We use cookies to provide you with a better experience. If you continue to use this site, we'll assume you're happy with this. Alternatively, click here to find out how to manage these cookies

hide cookie message
80,259 News Articles

MP3s get copy controls

Technology to limit music file duplication

Digital Rights Management technology has been added to the MP3 standard, according to one of the companies behind the ubiquitous audio encoding technology.

In a new version of the popular music encoding standard, French company Thomson has added the ability to limit how many times a song can be duplicated onto CDs and MP3 players.

Thomson is late to the game with technology that has already been incorporated into competing standards.

Apple, for example, includes FairPlay DRM technology in music downloaded through its ITunes Music Store. FairPlay limits both the number of times songs can be burned to CDs and the number of machines the songs can be played on.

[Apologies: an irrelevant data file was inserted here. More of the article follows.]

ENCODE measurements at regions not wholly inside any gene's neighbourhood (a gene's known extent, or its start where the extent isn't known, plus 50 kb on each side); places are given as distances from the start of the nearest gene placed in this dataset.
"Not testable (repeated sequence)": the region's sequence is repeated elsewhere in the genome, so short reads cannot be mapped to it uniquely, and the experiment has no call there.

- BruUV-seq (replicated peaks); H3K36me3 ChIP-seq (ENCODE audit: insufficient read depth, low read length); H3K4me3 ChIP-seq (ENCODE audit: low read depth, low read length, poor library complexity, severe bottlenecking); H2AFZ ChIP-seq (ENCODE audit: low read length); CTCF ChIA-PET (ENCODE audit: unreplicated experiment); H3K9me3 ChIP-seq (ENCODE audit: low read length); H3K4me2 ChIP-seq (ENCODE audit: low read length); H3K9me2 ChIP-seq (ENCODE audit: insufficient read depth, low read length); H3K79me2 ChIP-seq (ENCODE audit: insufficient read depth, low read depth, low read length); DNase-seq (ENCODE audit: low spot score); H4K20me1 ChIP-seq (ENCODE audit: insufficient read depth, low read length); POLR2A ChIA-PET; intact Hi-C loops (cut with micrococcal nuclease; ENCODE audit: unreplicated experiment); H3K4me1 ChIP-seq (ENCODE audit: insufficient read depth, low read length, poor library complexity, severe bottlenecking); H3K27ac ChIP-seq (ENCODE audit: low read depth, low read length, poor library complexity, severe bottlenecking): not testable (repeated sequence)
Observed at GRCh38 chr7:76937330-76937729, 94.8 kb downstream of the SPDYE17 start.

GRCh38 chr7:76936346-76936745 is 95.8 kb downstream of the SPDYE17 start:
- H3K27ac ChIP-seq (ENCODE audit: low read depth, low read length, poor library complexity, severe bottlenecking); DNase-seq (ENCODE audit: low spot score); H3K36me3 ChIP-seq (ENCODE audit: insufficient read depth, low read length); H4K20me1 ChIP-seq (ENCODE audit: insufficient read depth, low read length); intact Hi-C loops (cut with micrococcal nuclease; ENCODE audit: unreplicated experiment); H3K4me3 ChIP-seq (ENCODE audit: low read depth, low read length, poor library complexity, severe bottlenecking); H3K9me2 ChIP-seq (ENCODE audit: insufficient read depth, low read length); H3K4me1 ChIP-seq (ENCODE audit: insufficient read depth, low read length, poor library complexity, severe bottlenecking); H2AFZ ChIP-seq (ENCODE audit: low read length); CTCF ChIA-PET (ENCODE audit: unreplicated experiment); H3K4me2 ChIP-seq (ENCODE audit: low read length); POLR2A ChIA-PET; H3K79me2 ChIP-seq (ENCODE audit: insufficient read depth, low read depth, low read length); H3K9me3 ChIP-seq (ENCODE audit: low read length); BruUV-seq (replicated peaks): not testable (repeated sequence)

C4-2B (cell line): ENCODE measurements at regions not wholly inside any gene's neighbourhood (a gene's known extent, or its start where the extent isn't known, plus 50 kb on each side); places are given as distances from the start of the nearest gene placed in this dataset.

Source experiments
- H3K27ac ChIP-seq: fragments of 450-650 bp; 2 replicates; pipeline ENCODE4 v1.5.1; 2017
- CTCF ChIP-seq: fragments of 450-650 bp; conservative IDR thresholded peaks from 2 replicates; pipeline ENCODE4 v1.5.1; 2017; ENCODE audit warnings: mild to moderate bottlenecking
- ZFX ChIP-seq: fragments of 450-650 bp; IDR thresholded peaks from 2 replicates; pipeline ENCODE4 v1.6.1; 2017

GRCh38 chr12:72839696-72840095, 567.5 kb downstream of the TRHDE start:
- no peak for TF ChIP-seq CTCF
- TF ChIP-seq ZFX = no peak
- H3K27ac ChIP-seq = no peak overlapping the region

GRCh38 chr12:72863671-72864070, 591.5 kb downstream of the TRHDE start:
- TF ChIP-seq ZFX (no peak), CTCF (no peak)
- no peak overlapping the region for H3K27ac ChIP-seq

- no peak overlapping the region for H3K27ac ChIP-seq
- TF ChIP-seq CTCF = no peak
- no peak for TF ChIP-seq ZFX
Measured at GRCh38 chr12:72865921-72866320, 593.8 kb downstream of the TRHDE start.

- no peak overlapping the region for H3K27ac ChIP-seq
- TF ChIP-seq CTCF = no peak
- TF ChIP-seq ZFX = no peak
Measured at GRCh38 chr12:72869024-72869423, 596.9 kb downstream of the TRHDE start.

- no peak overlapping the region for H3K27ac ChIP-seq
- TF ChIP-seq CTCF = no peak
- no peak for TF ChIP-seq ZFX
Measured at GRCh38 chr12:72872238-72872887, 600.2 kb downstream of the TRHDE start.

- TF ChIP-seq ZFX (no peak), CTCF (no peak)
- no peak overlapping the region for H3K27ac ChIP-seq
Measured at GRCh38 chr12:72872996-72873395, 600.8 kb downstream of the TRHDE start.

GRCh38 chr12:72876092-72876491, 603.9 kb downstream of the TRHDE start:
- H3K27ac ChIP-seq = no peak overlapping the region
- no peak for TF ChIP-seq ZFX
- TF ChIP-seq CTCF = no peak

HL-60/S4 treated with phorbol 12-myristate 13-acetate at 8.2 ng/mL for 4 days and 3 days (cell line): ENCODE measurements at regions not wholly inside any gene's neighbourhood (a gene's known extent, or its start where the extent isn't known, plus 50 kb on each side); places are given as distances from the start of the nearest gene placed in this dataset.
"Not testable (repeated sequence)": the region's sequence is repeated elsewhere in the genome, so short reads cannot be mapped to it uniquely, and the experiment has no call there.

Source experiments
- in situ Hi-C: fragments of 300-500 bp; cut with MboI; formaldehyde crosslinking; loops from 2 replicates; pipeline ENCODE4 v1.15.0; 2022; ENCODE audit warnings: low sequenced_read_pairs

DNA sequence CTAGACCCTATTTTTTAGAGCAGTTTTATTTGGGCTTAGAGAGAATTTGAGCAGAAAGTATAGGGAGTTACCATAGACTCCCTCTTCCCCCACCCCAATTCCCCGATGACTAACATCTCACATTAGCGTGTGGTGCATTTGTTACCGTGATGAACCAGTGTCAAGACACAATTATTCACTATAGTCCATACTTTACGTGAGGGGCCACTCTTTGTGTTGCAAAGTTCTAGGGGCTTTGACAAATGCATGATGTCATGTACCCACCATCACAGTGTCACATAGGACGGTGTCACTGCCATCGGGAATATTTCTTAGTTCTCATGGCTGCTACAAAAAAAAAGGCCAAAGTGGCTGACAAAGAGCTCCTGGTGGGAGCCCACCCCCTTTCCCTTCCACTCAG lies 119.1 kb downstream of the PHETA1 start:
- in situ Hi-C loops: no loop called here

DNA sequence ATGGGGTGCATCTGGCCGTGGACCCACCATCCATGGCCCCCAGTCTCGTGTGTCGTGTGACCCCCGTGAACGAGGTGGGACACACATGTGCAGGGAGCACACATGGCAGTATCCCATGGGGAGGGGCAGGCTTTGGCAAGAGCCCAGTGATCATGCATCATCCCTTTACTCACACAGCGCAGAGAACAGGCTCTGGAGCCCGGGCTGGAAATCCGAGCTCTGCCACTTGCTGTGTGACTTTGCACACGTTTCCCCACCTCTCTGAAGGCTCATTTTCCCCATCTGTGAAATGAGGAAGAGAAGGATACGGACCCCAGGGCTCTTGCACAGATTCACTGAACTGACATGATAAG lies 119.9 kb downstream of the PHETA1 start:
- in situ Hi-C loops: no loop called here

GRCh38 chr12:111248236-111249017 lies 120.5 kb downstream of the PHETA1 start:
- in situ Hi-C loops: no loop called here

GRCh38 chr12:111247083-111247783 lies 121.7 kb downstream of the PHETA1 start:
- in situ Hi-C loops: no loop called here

Competing services depend on DRM that's available through Microsoft's Windows Media Player software. Meanwhile, RealNetworks offers its own DRM solution, too.

Though MP3 has plenty of name recognition and a storied history - it was introduced back in 1993 by Fraunhofer IIS - DRM for MP3 may still have some technical hurdles to overcome. In particular, songs encoded with the DRM technology may not work on older players.

Some players could conceivably be updated with new firmware to support the emerging DRM-protected MP3 standards, but others might need to be replaced altogether.

DRM-equipped MP3 players and services are expected to appear on the market this year.


IDG UK Sites

Best camera phone of 2015: iPhone 6 Plus vs LG G4 vs Galaxy S6 vs One M9 vs Nexus 6

IDG UK Sites

In defence of BlackBerrys

IDG UK Sites

Why we should reserve judgement on Apple ditching Helvetica in OS X/iOS for the Apple Watch's San...

IDG UK Sites

Retina 3.3GHz iMac 27in preview: Apple cuts £400 of price of Retina iMac with new model